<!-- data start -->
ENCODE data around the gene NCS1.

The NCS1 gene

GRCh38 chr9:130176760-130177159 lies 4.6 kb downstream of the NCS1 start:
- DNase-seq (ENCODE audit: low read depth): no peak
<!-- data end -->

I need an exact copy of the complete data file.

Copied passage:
ENCODE data around the gene NCS1.

The NCS1 gene

GRCh38 chr9:130176760-130177159 lies 4.6 kb downstream of the NCS1 start:
- DNase-seq (ENCODE audit: low read depth): no peak